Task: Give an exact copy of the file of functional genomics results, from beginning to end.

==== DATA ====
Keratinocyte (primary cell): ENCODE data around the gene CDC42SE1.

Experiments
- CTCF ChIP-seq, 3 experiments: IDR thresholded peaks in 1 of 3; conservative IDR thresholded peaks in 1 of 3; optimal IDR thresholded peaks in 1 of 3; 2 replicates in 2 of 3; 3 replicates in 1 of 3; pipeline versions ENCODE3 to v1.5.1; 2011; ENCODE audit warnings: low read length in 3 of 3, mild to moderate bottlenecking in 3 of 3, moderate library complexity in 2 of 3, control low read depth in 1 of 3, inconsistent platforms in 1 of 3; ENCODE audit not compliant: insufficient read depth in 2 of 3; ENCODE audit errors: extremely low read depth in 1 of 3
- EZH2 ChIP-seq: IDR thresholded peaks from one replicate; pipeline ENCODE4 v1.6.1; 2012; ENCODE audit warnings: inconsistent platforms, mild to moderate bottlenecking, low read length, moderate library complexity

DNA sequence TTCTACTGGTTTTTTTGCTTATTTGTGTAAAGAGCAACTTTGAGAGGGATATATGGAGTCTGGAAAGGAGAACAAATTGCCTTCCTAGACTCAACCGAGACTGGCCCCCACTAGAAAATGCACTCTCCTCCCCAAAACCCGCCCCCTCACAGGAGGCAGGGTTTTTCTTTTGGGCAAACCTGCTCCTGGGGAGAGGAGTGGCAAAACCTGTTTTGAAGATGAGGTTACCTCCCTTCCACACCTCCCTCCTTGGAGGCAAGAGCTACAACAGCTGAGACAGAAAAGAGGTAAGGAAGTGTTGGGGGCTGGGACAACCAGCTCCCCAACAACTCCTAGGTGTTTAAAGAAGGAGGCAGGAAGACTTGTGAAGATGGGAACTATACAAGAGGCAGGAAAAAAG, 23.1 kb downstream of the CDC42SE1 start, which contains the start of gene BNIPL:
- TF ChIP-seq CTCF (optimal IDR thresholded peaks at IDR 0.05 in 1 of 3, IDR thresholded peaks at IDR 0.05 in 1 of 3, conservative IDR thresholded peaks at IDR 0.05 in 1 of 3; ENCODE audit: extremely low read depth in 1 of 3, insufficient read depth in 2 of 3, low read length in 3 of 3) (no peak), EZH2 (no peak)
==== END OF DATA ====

Keratinocyte (primary cell): ENCODE data around the gene CDC42SE1.

Experiments
- CTCF ChIP-seq, 3 experiments: IDR thresholded peaks in 1 of 3; conservative IDR thresholded peaks in 1 of 3; optimal IDR thresholded peaks in 1 of 3; 2 replicates in 2 of 3; 3 replicates in 1 of 3; pipeline versions ENCODE3 to v1.5.1; 2011; ENCODE audit warnings: low read length in 3 of 3, mild to moderate bottlenecking in 3 of 3, moderate library complexity in 2 of 3, control low read depth in 1 of 3, inconsistent platforms in 1 of 3; ENCODE audit not compliant: insufficient read depth in 2 of 3; ENCODE audit errors: extremely low read depth in 1 of 3
- EZH2 ChIP-seq: IDR thresholded peaks from one replicate; pipeline ENCODE4 v1.6.1; 2012; ENCODE audit warnings: inconsistent platforms, mild to moderate bottlenecking, low read length, moderate library complexity

DNA sequence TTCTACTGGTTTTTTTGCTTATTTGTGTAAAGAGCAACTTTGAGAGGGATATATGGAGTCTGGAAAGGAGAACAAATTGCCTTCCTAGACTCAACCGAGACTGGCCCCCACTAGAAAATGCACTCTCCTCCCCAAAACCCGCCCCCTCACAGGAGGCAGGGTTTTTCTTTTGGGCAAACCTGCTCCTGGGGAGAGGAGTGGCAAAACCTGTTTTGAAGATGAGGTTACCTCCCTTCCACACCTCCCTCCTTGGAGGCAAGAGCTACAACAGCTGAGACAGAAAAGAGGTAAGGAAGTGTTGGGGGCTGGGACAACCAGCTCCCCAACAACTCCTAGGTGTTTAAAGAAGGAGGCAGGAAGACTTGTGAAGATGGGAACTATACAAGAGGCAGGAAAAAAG, 23.1 kb downstream of the CDC42SE1 start, which contains the start of gene BNIPL:
- TF ChIP-seq CTCF (optimal IDR thresholded peaks at IDR 0.05 in 1 of 3, IDR thresholded peaks at IDR 0.05 in 1 of 3, conservative IDR thresholded peaks at IDR 0.05 in 1 of 3; ENCODE audit: extremely low read depth in 1 of 3, insufficient read depth in 2 of 3, low read length in 3 of 3) (no peak), EZH2 (no peak)